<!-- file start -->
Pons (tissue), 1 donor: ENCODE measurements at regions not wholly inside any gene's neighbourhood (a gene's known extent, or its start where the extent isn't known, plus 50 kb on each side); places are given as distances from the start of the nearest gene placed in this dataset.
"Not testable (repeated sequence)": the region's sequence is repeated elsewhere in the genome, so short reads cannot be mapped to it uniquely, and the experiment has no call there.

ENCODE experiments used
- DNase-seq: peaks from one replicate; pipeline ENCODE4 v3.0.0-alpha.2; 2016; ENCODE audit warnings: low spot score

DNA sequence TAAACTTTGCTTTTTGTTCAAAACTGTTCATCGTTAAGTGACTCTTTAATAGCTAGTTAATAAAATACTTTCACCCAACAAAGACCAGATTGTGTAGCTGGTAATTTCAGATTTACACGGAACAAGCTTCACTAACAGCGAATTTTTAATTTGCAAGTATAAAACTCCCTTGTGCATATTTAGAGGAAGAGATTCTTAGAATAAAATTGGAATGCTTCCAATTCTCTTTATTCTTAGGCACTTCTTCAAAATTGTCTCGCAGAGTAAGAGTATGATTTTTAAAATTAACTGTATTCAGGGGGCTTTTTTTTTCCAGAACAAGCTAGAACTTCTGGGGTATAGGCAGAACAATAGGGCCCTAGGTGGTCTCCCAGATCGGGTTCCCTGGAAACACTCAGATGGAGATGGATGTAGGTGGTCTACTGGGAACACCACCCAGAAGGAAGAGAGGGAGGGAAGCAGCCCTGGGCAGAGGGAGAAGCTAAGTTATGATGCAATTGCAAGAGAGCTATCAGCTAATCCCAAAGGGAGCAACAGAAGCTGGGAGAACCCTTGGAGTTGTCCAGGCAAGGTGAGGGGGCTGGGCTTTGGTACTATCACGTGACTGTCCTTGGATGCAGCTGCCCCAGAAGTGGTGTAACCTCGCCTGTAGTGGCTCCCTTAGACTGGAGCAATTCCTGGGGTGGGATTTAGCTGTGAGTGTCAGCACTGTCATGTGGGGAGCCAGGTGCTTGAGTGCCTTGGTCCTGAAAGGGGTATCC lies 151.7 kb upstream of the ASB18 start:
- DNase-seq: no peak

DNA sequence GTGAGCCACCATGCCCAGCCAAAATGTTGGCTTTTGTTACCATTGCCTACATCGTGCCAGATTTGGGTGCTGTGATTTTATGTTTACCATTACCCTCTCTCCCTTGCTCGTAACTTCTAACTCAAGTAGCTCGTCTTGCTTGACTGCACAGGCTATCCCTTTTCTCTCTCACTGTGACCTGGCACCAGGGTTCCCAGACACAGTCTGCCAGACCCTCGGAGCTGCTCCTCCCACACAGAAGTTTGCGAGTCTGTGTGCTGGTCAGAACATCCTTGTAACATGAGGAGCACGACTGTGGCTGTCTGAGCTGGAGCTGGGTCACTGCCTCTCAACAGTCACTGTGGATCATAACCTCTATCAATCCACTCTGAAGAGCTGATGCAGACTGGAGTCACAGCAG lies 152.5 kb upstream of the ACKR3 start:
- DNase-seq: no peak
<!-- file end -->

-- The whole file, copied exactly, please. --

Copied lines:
Pons (tissue), 1 donor: ENCODE measurements at regions not wholly inside any gene's neighbourhood (a gene's known extent, or its start where the extent isn't known, plus 50 kb on each side); places are given as distances from the start of the nearest gene placed in this dataset.
"Not testable (repeated sequence)": the region's sequence is repeated elsewhere in the genome, so short reads cannot be mapped to it uniquely, and the experiment has no call there.

ENCODE experiments used
- DNase-seq: peaks from one replicate; pipeline ENCODE4 v3.0.0-alpha.2; 2016; ENCODE audit warnings: low spot score

DNA sequence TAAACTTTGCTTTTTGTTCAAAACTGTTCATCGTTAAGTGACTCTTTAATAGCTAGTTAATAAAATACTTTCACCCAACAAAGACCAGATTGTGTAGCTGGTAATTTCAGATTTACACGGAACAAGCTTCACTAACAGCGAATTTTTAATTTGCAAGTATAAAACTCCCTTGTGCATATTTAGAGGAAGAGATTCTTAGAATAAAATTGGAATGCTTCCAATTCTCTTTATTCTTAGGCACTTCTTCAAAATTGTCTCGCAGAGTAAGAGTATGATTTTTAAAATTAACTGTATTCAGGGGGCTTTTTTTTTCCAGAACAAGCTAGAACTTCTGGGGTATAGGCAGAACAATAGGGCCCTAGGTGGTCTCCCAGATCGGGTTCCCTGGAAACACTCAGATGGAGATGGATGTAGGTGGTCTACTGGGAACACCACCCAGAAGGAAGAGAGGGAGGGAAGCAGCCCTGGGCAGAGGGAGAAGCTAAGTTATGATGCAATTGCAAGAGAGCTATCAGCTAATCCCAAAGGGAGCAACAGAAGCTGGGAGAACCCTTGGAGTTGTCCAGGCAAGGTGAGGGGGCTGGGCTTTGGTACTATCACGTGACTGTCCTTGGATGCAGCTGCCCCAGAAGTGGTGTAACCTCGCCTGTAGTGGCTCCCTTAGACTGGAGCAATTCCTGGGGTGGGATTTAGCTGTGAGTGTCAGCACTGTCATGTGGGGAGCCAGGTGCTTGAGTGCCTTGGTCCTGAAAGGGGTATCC lies 151.7 kb upstream of the ASB18 start:
- DNase-seq: no peak

DNA sequence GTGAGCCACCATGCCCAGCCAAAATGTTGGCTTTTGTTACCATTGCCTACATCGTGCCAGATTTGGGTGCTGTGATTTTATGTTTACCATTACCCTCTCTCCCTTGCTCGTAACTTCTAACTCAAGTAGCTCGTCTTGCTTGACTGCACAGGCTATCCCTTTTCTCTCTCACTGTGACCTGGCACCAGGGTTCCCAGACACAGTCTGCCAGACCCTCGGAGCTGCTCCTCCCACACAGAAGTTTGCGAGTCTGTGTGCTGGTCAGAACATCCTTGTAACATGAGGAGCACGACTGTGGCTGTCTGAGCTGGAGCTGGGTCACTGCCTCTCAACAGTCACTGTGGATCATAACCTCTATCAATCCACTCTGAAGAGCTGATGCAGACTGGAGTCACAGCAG lies 152.5 kb upstream of the ACKR3 start:
- DNase-seq: no peak